Part B Commentary on Judgments and Awards in Maritime Boundary Delimitation Disputes, 11 Denmark v. Norway (Judgment of the International Court of Justice, 14 June 1993)
Stephen Fietta, Robin Cleverly
- Coastal states — Continental shelf — Islands and artificial islands — Delimitation — Straits — Territorial sea — UNCLOS (UN Convention on the Law of the Sea)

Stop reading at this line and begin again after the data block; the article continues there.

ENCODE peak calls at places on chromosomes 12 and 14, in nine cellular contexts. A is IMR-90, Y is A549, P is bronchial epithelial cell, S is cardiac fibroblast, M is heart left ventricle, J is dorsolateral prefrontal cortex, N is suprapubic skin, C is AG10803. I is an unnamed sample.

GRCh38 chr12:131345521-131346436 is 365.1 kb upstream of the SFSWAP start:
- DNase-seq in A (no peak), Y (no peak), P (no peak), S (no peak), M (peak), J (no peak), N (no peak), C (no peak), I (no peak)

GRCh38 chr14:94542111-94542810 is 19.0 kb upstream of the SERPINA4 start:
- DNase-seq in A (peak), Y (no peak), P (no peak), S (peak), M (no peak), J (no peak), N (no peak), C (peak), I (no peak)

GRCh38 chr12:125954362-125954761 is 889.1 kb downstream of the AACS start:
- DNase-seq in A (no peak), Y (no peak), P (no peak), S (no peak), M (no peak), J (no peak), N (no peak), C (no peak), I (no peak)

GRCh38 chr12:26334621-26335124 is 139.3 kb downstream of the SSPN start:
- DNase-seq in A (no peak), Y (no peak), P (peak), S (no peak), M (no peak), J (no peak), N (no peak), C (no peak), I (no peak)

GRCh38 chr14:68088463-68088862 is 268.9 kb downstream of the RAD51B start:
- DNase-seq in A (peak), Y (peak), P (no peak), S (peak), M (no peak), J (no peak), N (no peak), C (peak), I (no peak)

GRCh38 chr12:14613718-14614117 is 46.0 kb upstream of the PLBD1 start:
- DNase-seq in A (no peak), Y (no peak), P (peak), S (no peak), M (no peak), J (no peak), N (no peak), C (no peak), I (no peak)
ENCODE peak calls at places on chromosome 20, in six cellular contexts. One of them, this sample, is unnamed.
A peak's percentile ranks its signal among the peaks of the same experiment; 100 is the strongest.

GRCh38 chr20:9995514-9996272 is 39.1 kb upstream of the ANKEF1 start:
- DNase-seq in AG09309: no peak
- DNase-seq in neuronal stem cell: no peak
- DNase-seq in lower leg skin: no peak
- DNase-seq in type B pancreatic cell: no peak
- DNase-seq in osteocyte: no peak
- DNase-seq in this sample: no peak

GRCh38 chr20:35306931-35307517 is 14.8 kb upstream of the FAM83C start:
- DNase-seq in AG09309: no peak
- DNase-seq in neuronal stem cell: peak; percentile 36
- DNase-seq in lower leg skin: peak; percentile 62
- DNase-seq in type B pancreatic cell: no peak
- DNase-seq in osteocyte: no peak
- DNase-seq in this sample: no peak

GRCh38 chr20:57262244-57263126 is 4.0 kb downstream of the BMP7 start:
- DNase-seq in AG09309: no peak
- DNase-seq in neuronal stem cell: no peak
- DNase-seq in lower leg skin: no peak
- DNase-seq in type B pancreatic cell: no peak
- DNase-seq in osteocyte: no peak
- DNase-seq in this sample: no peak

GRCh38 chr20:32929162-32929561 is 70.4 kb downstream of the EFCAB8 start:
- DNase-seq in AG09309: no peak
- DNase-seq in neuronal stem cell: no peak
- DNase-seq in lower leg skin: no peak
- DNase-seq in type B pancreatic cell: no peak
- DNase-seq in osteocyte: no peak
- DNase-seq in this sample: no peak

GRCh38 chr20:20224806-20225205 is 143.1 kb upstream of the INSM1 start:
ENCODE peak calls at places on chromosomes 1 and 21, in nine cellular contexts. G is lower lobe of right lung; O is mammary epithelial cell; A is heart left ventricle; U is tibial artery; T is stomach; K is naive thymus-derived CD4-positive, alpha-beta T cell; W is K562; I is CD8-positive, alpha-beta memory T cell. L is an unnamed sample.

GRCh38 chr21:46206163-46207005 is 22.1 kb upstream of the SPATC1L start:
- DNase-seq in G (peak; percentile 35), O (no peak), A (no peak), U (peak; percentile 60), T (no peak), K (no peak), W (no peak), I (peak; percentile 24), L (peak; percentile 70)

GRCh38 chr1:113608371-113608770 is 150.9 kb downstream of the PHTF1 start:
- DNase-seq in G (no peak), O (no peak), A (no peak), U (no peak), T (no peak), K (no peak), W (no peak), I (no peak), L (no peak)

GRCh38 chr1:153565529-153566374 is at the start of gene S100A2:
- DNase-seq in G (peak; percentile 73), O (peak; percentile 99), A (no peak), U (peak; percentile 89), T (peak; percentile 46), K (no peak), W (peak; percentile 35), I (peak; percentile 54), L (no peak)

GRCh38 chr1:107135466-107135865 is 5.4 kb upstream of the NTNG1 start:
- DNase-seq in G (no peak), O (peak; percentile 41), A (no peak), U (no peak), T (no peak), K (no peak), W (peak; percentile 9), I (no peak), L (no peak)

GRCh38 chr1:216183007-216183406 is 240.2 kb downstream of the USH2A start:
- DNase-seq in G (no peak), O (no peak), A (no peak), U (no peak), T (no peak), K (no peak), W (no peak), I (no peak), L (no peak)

This chapter examines a case which dealt with the delimitation of a maritime area located in the northern Atlantic Ocean between the east coast of Greenland and the island of Jan Mayen. The area lies to the north of Iceland and the Denmark Strait between Greenland and Iceland. This case pre-dated the entry into force of UNCLOS. This judgment represents an important step in the development and harmonization of modern international law related to the joint delimitation of continental shelf and water-column boundaries, illustrating that, even when the delimitation of the shelf and water-column is subject to different formal legal approaches, the practical methodology of delimitation and the final result are highly likely to be the same. A final notable feature of this case was the variable adjustment of the provisional median line throughout the length of the boundary, to reflect the fact that fisheries only constituted a special circumstance in the southern part of the disputed area.